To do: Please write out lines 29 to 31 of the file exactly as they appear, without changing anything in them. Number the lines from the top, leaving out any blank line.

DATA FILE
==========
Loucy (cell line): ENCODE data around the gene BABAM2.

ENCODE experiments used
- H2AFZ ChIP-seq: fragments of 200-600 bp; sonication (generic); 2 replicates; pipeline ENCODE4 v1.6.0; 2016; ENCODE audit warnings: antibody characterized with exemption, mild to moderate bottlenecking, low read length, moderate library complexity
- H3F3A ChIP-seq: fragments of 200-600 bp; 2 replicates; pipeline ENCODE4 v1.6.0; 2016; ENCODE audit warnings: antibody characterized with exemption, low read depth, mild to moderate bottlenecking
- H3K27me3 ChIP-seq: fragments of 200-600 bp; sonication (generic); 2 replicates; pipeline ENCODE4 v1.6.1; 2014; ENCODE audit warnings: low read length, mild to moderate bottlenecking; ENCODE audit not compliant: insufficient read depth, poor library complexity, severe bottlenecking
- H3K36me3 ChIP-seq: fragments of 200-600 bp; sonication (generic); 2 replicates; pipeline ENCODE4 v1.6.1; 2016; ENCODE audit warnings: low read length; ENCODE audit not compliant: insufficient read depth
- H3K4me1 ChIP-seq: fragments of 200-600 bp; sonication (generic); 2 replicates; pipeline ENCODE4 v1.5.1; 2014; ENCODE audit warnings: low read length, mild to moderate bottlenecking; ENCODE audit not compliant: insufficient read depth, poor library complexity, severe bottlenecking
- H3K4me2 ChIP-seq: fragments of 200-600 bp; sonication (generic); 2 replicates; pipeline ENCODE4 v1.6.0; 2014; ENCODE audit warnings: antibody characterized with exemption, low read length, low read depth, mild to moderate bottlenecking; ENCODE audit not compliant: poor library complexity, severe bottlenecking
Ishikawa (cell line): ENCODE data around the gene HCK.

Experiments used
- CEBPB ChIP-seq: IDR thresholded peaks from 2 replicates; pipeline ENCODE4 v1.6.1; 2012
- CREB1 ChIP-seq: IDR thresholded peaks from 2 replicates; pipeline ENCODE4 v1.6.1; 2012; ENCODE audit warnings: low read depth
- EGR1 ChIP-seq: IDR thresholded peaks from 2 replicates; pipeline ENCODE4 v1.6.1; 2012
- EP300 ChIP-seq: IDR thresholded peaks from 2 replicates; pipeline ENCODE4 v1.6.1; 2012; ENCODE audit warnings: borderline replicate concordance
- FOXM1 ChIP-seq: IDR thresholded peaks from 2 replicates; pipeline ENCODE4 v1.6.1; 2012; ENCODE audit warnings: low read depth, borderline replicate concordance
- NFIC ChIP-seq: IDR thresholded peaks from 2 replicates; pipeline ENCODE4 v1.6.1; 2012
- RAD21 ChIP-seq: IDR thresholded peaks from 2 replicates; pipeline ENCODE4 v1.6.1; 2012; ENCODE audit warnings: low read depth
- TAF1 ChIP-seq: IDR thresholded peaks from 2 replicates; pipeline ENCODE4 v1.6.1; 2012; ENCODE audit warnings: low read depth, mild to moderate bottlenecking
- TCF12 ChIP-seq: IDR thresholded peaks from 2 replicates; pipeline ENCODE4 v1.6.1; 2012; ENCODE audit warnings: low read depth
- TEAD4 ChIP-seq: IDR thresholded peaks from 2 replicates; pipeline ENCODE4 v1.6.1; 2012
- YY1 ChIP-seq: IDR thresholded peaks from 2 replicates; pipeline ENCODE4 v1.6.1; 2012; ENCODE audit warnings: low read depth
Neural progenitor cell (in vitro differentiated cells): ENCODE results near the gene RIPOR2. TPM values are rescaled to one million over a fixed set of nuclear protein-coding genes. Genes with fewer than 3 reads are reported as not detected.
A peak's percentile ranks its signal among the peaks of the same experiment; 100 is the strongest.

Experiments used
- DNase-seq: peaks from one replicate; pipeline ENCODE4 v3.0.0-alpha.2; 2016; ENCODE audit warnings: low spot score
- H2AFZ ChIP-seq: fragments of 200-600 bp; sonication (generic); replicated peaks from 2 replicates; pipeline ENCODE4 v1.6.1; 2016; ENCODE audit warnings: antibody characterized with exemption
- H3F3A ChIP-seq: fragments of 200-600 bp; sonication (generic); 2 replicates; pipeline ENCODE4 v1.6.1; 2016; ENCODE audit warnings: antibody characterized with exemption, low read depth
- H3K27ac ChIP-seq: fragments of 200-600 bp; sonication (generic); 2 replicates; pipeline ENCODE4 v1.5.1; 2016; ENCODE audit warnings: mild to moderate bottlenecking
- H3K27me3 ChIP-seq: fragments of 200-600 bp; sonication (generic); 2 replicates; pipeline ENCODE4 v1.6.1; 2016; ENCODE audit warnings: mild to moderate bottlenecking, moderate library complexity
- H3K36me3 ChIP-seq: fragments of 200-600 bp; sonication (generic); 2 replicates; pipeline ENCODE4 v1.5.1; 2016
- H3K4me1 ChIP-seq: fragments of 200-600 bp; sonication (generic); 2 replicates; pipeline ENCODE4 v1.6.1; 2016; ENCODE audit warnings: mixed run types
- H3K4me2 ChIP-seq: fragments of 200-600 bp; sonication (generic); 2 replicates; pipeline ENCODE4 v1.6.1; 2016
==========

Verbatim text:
- H3K27me3 ChIP-seq: fragments of 200-600 bp; sonication (generic); 2 replicates; pipeline ENCODE4 v1.6.1; 2016; ENCODE audit warnings: mild to moderate bottlenecking, moderate library complexity
- H3K36me3 ChIP-seq: fragments of 200-600 bp; sonication (generic); 2 replicates; pipeline ENCODE4 v1.5.1; 2016
- H3K4me1 ChIP-seq: fragments of 200-600 bp; sonication (generic); 2 replicates; pipeline ENCODE4 v1.6.1; 2016; ENCODE audit warnings: mixed run types